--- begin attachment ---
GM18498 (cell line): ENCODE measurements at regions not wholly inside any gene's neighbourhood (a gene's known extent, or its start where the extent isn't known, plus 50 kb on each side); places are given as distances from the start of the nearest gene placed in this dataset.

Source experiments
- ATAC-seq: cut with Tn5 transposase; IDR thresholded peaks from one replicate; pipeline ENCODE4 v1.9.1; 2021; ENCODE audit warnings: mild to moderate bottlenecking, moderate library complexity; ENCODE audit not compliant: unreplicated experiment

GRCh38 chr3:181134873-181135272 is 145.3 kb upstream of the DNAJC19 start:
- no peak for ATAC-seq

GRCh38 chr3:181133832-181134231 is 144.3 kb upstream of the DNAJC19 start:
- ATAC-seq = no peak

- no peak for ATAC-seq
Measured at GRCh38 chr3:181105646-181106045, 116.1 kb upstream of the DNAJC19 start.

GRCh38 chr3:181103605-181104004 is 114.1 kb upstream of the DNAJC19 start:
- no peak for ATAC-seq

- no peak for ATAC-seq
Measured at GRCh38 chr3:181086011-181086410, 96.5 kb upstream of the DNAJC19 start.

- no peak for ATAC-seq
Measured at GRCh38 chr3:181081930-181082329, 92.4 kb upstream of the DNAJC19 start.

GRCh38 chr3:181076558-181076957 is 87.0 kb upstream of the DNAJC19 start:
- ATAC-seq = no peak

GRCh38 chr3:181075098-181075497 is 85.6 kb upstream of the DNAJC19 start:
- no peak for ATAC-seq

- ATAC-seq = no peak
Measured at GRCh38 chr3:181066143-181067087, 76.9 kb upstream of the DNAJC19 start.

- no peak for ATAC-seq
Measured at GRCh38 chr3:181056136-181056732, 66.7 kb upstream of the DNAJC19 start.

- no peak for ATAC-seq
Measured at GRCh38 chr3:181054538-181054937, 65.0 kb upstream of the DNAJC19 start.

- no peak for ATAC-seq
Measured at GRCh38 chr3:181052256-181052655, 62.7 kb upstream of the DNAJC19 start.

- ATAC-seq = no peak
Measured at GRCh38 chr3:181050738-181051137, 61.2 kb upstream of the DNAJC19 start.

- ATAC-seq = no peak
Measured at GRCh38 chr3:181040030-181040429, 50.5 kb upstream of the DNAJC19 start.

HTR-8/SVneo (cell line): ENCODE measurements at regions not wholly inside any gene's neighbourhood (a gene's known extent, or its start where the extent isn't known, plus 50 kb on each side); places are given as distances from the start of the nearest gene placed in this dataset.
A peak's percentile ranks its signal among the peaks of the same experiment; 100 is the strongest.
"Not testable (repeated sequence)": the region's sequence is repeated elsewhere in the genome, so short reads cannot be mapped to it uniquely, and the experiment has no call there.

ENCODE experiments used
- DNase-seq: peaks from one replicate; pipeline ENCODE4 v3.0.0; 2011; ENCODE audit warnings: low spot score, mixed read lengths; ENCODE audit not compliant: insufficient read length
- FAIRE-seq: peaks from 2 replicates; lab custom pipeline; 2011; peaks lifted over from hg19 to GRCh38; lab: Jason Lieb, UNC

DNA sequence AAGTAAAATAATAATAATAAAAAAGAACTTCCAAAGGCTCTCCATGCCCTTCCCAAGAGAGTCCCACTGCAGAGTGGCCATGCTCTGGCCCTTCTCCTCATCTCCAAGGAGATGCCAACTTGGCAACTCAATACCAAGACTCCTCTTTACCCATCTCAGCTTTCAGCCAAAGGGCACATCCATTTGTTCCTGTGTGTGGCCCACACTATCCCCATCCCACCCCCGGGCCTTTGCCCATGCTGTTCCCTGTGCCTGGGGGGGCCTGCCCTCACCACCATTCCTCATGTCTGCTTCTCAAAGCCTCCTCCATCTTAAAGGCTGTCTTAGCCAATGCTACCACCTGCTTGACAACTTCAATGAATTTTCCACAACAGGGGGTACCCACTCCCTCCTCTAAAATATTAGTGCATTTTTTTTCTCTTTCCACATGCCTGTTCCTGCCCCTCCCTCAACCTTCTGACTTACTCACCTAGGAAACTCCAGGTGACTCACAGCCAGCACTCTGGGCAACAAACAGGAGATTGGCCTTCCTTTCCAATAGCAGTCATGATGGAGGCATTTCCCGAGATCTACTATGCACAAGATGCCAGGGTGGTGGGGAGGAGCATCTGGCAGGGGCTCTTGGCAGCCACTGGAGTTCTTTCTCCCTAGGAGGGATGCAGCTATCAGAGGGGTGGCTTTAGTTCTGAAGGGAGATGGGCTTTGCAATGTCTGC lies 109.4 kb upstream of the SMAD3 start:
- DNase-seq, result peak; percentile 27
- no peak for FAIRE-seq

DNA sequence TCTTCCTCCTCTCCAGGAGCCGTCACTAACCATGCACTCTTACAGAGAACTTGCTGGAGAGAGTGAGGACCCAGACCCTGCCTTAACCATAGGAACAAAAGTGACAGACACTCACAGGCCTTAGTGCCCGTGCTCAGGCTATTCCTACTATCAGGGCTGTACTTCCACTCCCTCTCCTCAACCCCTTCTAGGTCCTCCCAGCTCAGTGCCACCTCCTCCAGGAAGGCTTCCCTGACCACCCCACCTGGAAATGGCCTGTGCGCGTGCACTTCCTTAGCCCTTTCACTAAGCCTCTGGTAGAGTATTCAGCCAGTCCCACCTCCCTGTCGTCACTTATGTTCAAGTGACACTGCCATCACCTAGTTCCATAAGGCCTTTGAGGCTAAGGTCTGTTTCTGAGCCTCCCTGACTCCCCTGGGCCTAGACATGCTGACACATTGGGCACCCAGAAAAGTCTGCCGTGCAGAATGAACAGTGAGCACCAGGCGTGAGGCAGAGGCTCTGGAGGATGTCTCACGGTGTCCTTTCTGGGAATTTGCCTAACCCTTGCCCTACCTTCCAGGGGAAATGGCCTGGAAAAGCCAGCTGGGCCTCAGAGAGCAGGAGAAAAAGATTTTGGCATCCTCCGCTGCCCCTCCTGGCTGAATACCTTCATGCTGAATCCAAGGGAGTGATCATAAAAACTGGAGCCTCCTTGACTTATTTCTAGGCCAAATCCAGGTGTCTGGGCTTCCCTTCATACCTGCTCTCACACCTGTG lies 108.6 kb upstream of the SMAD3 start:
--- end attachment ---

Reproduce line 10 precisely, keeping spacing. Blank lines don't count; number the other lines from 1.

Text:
GRCh38 chr3:181103605-181104004 is 114.1 kb upstream of the DNAJC19 start: